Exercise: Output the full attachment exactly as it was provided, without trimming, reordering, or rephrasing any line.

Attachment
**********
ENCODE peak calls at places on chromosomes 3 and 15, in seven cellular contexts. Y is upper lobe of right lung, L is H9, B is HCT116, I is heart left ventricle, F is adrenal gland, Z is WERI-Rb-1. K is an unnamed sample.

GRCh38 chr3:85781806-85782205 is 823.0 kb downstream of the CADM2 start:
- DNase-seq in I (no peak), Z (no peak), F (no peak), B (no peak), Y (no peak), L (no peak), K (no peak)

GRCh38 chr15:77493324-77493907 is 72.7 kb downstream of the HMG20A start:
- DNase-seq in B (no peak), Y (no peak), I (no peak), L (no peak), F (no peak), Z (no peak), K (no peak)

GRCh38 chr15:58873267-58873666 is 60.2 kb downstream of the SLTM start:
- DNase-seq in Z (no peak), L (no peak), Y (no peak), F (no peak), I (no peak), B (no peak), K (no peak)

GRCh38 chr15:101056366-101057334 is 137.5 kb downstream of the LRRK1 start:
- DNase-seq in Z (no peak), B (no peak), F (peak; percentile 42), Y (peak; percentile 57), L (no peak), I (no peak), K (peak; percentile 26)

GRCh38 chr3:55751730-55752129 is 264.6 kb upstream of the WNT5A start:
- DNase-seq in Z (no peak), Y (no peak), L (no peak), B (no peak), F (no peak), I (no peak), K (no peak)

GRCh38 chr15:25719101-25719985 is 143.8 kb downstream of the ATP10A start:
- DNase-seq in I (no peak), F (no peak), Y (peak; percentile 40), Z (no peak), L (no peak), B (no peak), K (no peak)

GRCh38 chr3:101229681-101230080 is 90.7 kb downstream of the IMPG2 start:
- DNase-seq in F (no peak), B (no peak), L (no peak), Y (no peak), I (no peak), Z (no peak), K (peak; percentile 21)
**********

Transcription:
ENCODE peak calls at places on chromosomes 3 and 15, in seven cellular contexts. Y is upper lobe of right lung, L is H9, B is HCT116, I is heart left ventricle, F is adrenal gland, Z is WERI-Rb-1. K is an unnamed sample.

GRCh38 chr3:85781806-85782205 is 823.0 kb downstream of the CADM2 start:
- DNase-seq in I (no peak), Z (no peak), F (no peak), B (no peak), Y (no peak), L (no peak), K (no peak)

GRCh38 chr15:77493324-77493907 is 72.7 kb downstream of the HMG20A start:
- DNase-seq in B (no peak), Y (no peak), I (no peak), L (no peak), F (no peak), Z (no peak), K (no peak)

GRCh38 chr15:58873267-58873666 is 60.2 kb downstream of the SLTM start:
- DNase-seq in Z (no peak), L (no peak), Y (no peak), F (no peak), I (no peak), B (no peak), K (no peak)

GRCh38 chr15:101056366-101057334 is 137.5 kb downstream of the LRRK1 start:
- DNase-seq in Z (no peak), B (no peak), F (peak; percentile 42), Y (peak; percentile 57), L (no peak), I (no peak), K (peak; percentile 26)

GRCh38 chr3:55751730-55752129 is 264.6 kb upstream of the WNT5A start:
- DNase-seq in Z (no peak), Y (no peak), L (no peak), B (no peak), F (no peak), I (no peak), K (no peak)

GRCh38 chr15:25719101-25719985 is 143.8 kb downstream of the ATP10A start:
- DNase-seq in I (no peak), F (no peak), Y (peak; percentile 40), Z (no peak), L (no peak), B (no peak), K (no peak)

GRCh38 chr3:101229681-101230080 is 90.7 kb downstream of the IMPG2 start:
- DNase-seq in F (no peak), B (no peak), L (no peak), Y (no peak), I (no peak), Z (no peak), K (peak; percentile 21)